My favorite of her films is the superb psychological thriller The Innocents (the right clip). When I attended a screening of The King and I in New York several years ago, the singer Marni Nixon — who dubbed Kerr in the musical (and in An Affair to Remember, the left clip) — noted how gracious Kerr was to her. The studio wanted the public to believe Kerr was actually singing, but she was forthright with the press about Nixon's contribution. The two worked hand-in-hand, studying each others physicalities and inflections, to create a believable facade. This speaks of her professionalism and her humanity, which were coiled inside an alabaster beauty (note her most famous scene, in From Here to Eternity in the middle) and unfurled slowly over a grand, concentrated career.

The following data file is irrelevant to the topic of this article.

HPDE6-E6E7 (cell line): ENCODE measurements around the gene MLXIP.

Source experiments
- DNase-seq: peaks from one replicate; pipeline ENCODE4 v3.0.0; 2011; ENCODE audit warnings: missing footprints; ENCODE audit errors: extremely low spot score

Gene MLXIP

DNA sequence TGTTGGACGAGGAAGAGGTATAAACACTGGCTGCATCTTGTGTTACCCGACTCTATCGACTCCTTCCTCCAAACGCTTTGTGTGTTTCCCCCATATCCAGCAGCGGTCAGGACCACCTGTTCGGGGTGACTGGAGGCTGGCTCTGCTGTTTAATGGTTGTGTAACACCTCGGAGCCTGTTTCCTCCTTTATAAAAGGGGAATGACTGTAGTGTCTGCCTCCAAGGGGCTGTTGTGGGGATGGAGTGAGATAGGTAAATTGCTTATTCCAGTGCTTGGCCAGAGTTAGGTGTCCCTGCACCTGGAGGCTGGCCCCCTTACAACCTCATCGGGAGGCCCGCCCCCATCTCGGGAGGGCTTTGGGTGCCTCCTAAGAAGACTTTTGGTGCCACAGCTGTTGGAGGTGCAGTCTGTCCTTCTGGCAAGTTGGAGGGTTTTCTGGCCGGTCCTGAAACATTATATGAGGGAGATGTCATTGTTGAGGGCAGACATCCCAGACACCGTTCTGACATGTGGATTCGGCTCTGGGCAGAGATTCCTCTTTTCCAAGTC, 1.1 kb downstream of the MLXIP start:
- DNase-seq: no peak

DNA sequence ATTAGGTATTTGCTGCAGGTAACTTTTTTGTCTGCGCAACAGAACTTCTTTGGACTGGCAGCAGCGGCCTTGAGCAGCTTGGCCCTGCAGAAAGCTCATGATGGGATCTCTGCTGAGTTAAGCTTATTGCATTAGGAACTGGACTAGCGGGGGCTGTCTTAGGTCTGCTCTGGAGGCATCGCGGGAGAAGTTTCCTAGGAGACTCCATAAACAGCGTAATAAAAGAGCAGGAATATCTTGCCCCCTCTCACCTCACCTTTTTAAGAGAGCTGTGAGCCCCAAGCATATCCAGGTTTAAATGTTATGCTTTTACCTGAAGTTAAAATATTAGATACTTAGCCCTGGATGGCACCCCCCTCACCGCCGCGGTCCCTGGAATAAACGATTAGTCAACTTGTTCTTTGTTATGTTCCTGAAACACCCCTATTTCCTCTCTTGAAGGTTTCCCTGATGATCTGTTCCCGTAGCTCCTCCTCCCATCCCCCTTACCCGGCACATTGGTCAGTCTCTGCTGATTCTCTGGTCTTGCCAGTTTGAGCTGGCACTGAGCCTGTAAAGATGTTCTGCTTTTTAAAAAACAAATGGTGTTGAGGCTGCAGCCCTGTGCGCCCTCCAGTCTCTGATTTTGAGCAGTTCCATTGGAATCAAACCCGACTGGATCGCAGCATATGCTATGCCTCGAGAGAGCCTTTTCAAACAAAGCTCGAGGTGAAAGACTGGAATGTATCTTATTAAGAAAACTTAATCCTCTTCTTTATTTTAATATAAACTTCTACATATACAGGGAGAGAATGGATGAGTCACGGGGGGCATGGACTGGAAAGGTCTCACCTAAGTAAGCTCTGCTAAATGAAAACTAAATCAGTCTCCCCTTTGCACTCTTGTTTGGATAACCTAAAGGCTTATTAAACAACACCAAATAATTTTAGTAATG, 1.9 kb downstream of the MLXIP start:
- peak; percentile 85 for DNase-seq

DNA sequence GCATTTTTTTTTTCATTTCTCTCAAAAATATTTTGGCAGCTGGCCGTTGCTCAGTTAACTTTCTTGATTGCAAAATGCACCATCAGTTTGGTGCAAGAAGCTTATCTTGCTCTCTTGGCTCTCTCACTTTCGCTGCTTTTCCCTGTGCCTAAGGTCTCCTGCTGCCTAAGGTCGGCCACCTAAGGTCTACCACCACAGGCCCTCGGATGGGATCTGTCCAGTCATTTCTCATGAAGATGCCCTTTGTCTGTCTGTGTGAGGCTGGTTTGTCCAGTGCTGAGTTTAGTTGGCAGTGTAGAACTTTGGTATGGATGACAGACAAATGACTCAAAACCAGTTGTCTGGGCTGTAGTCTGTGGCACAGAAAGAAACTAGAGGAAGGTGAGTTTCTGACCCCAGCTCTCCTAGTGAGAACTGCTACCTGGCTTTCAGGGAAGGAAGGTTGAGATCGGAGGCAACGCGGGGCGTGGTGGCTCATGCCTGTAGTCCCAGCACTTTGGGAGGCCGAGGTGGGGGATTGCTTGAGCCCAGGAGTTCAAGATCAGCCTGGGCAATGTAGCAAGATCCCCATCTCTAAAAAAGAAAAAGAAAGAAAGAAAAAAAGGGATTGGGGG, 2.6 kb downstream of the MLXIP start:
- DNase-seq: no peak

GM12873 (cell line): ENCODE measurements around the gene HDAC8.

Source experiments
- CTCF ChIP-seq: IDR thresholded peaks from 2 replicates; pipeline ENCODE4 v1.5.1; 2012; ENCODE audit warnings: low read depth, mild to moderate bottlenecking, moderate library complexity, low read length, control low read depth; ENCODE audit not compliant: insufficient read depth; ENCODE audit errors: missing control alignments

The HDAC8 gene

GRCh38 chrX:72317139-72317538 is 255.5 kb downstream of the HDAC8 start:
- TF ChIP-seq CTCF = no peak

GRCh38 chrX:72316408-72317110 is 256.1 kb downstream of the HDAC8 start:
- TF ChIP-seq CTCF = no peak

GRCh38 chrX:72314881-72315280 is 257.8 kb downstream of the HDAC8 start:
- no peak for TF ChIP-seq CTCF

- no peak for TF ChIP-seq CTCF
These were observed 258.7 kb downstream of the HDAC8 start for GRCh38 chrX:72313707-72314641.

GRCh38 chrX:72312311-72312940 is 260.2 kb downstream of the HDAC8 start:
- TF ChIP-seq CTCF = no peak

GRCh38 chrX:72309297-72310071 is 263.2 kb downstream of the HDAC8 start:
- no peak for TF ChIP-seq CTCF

"I have never had a fight with any director, good or bad," she said toward the end of her career (via the AP). "There is a way around everything if you are smart enough." She also told the AP that TV reruns of her old movies have "kept me alive" for a new generation of film fans.
Fontaine Centennial: Mrs de Winter in "Rebecca"
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